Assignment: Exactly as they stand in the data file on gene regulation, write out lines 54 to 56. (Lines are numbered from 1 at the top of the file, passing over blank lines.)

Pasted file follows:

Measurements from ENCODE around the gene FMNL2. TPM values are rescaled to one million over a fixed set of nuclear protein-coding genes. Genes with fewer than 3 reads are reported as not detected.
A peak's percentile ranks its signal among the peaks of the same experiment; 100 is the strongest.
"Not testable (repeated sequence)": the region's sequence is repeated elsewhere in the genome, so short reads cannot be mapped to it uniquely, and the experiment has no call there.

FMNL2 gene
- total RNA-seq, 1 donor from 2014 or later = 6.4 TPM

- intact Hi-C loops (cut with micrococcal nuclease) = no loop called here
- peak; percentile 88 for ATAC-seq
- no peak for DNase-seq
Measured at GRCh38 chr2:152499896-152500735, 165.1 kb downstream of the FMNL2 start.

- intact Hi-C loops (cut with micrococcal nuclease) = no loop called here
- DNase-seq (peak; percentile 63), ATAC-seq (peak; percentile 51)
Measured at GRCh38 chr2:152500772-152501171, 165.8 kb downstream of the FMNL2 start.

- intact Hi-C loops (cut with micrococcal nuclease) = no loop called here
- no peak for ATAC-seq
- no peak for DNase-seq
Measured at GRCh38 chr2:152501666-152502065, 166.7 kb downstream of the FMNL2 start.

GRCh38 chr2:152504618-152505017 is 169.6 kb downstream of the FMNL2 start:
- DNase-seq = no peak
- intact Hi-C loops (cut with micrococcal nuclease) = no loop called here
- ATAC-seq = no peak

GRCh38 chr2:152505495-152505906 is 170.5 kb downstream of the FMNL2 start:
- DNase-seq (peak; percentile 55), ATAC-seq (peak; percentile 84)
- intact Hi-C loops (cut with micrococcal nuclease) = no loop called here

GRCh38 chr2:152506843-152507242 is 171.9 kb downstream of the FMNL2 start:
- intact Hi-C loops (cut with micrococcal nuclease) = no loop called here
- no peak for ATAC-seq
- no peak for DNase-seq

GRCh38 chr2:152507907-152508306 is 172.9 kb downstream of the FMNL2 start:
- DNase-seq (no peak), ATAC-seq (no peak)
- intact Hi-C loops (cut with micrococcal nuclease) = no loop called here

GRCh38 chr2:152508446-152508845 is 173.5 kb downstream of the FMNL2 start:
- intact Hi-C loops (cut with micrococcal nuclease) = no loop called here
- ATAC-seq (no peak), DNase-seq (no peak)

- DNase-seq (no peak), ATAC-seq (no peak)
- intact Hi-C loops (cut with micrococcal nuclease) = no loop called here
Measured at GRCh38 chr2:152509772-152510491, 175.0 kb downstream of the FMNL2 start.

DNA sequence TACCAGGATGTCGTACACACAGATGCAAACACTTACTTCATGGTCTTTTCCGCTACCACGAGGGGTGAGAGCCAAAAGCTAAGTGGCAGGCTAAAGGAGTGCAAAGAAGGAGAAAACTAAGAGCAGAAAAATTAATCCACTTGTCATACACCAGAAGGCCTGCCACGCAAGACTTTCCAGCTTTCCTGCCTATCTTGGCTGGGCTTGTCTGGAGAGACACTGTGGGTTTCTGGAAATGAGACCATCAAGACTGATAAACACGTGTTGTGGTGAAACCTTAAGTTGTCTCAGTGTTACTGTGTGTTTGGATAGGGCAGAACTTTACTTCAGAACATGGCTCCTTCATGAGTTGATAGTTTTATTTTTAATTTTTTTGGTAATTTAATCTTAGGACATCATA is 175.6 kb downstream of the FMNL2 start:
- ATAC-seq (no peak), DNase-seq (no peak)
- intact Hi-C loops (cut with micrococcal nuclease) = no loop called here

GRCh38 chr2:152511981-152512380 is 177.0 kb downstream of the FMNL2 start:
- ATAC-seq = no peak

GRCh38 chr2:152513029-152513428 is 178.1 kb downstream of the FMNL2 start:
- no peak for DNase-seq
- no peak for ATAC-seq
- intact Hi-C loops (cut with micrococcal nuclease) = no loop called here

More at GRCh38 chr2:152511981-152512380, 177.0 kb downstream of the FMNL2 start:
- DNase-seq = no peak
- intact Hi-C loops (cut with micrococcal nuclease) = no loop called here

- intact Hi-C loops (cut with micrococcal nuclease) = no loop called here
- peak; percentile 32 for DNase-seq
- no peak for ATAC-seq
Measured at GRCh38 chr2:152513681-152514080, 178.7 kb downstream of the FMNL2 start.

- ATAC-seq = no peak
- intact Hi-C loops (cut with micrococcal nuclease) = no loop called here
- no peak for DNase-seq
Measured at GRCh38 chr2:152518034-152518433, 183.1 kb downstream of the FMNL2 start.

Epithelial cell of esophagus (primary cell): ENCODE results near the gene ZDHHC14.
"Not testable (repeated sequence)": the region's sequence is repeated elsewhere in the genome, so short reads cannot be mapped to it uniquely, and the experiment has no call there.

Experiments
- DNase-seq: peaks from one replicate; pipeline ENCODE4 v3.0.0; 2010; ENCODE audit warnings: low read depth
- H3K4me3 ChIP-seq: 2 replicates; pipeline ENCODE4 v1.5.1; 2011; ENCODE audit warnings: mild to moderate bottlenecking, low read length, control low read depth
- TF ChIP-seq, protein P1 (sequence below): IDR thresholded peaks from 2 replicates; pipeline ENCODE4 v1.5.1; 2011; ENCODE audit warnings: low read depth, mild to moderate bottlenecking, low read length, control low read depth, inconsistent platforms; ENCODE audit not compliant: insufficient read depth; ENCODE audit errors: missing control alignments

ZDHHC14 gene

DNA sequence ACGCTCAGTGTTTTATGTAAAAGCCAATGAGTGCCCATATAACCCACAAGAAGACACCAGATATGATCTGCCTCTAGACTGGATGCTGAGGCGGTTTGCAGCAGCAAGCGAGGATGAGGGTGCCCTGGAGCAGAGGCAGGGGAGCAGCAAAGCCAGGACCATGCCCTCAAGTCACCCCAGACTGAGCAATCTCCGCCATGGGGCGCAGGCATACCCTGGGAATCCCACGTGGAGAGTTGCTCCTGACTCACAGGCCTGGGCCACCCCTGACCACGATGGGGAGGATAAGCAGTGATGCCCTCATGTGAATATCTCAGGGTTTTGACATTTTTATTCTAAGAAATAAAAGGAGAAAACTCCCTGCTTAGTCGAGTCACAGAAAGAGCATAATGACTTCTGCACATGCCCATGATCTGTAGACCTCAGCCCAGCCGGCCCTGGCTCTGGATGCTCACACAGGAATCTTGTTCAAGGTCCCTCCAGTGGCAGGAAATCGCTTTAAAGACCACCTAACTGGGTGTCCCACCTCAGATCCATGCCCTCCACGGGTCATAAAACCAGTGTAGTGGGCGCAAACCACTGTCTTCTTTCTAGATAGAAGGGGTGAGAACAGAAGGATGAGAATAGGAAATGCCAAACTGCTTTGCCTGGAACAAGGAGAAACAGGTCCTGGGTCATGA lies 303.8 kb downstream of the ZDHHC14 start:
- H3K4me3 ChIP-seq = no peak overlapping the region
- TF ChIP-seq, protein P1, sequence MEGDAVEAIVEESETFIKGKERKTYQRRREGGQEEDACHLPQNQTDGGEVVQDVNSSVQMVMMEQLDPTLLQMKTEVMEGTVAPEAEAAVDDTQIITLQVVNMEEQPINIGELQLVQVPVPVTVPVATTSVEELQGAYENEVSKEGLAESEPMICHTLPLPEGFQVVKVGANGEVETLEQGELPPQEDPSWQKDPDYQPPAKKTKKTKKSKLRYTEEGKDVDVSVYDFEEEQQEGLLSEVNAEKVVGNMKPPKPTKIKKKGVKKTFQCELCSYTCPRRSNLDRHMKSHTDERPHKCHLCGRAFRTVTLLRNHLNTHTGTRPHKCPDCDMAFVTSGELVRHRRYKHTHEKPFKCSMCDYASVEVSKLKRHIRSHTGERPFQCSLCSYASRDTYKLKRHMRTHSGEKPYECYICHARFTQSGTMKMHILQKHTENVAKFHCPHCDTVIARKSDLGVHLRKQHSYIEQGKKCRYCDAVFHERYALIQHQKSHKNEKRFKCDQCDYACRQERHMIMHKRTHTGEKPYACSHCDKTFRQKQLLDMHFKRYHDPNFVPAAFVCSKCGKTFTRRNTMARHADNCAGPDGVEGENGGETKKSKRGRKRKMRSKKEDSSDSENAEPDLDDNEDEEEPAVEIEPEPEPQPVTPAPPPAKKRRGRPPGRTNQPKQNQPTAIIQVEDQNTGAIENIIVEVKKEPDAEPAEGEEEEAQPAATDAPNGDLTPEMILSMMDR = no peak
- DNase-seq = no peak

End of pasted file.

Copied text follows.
- intact Hi-C loops (cut with micrococcal nuclease) = no loop called here
- no peak for DNase-seq
Measured at GRCh38 chr2:152518034-152518433, 183.1 kb downstream of the FMNL2 start.